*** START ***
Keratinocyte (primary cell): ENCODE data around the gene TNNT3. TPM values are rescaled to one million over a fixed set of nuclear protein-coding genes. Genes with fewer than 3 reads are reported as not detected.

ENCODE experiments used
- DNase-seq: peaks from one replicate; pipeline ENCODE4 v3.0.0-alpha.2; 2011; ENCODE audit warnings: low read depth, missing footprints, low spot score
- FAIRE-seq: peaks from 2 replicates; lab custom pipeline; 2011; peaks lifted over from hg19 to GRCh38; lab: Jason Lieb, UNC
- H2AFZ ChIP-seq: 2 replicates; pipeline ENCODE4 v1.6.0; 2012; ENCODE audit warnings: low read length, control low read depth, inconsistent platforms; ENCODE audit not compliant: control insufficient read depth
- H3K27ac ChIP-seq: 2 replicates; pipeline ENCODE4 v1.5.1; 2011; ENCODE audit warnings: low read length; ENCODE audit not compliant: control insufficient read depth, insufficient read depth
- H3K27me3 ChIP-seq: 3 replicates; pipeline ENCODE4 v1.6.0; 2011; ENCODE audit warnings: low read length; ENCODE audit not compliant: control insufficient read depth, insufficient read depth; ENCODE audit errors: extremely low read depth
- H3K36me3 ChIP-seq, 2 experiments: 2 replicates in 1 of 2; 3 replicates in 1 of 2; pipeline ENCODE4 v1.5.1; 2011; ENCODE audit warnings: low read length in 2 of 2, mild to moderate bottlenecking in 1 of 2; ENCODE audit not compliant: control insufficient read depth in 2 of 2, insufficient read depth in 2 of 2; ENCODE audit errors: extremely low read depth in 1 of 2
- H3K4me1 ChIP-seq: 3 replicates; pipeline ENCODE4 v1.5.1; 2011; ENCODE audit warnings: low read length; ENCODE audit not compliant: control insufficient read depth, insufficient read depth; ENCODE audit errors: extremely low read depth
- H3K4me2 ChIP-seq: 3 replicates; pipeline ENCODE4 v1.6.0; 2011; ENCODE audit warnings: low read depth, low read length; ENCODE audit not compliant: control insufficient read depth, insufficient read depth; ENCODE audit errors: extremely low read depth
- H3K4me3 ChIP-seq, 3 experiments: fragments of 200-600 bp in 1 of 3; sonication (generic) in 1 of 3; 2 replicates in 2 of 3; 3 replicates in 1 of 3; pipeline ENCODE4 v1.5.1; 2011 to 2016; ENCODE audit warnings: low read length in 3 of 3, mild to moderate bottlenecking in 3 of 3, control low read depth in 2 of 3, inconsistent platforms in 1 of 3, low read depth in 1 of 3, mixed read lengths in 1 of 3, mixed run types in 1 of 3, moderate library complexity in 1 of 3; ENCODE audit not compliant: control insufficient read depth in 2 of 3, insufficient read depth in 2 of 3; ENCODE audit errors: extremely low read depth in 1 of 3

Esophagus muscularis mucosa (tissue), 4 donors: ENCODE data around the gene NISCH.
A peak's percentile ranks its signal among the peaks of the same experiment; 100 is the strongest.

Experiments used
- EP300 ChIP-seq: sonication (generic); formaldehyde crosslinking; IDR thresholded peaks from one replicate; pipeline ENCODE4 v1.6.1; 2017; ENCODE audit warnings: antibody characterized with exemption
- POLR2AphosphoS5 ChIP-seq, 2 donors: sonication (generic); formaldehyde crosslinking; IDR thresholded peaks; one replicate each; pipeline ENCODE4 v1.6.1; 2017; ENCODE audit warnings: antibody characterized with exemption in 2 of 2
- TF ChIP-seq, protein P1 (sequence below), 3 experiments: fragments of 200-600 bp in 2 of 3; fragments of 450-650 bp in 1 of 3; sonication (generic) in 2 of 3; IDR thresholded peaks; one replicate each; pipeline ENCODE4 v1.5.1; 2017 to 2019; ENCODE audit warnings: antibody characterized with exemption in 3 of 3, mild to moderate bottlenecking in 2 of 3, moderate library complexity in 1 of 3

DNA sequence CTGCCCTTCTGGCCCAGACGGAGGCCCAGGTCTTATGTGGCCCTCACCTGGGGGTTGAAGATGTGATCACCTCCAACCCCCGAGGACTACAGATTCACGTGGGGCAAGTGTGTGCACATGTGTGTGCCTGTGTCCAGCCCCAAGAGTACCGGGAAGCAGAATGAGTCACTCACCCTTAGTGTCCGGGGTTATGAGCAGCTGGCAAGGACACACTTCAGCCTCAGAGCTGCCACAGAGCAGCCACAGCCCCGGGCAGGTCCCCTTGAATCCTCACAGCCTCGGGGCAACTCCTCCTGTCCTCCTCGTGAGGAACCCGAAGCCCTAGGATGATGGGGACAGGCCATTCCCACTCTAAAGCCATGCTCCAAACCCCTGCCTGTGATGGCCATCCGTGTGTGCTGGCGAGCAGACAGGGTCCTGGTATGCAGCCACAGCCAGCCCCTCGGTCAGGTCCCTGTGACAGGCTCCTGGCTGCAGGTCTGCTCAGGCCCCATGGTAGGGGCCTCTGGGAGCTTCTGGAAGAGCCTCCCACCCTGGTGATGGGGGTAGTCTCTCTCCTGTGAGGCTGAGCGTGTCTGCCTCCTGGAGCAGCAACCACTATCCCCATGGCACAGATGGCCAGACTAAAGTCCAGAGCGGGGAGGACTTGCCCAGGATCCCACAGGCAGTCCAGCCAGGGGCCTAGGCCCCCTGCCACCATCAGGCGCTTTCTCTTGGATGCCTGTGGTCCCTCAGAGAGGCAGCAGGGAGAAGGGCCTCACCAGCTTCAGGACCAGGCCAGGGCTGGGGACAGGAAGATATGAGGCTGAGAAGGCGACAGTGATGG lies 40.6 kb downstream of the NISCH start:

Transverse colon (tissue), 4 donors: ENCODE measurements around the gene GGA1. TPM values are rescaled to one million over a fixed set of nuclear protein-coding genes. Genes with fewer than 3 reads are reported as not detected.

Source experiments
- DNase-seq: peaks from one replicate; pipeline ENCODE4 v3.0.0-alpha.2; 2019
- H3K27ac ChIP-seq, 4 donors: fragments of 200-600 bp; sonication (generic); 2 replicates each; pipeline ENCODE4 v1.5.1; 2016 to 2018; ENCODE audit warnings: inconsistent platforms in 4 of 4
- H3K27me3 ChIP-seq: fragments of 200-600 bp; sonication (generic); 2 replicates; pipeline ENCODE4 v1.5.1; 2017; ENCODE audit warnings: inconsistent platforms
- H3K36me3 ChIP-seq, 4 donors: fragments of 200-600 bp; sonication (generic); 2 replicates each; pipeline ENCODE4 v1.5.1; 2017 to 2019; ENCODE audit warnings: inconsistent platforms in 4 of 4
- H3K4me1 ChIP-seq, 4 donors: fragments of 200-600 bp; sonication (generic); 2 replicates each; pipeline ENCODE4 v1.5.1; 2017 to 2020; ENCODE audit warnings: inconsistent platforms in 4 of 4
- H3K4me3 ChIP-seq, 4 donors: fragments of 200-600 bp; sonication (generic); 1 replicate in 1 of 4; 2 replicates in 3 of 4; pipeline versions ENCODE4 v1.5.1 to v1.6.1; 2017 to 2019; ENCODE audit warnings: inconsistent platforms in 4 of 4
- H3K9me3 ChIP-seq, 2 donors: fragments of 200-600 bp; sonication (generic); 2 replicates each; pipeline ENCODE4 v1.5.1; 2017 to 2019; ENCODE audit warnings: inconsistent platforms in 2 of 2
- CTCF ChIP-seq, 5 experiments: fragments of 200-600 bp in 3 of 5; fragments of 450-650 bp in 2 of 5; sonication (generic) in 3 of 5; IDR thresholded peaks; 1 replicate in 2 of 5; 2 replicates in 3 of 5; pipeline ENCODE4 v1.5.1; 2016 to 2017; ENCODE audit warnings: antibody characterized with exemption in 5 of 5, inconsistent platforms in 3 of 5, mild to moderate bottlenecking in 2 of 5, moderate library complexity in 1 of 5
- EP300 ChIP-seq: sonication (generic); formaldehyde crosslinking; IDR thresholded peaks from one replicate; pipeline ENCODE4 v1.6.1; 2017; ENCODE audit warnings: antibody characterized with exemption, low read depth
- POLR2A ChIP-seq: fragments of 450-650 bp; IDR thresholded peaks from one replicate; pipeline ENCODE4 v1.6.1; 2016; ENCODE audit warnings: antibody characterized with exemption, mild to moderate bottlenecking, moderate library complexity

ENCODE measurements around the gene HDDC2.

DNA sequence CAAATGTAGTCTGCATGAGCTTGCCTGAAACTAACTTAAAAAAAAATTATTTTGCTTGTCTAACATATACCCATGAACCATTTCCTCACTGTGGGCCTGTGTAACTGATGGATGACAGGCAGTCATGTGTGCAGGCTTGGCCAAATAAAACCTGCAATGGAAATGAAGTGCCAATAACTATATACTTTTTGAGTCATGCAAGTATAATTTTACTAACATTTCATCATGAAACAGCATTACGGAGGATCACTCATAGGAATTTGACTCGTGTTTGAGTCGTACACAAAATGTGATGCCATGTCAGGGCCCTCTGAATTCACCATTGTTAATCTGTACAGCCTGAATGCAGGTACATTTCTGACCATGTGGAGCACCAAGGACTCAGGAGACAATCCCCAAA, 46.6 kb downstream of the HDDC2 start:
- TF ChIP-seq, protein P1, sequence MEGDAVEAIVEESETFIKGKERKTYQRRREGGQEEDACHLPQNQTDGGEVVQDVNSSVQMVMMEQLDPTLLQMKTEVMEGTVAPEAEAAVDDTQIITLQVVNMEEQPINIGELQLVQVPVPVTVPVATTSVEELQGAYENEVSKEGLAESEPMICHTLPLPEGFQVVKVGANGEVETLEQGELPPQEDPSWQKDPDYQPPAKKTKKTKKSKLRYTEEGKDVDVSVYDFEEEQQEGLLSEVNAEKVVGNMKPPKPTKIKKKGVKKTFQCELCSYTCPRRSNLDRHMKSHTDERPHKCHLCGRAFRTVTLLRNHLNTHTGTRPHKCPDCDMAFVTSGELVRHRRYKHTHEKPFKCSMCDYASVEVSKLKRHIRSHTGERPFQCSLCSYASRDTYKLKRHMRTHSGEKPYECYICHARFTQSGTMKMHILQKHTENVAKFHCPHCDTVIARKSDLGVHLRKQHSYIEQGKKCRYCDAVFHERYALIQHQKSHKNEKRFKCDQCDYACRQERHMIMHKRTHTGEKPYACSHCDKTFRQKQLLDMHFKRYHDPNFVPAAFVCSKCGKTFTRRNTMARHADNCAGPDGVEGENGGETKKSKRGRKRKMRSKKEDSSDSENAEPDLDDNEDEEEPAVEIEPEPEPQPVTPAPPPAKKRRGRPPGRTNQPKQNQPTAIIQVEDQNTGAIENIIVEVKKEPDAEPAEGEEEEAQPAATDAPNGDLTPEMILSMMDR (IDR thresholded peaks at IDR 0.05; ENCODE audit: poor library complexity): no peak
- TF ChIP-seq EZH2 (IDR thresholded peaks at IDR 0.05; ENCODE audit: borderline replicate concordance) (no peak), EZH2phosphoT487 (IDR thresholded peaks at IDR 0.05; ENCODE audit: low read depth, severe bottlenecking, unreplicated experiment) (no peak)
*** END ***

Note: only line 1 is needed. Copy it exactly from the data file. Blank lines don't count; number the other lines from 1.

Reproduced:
Keratinocyte (primary cell): ENCODE data around the gene TNNT3. TPM values are rescaled to one million over a fixed set of nuclear protein-coding genes. Genes with fewer than 3 reads are reported as not detected.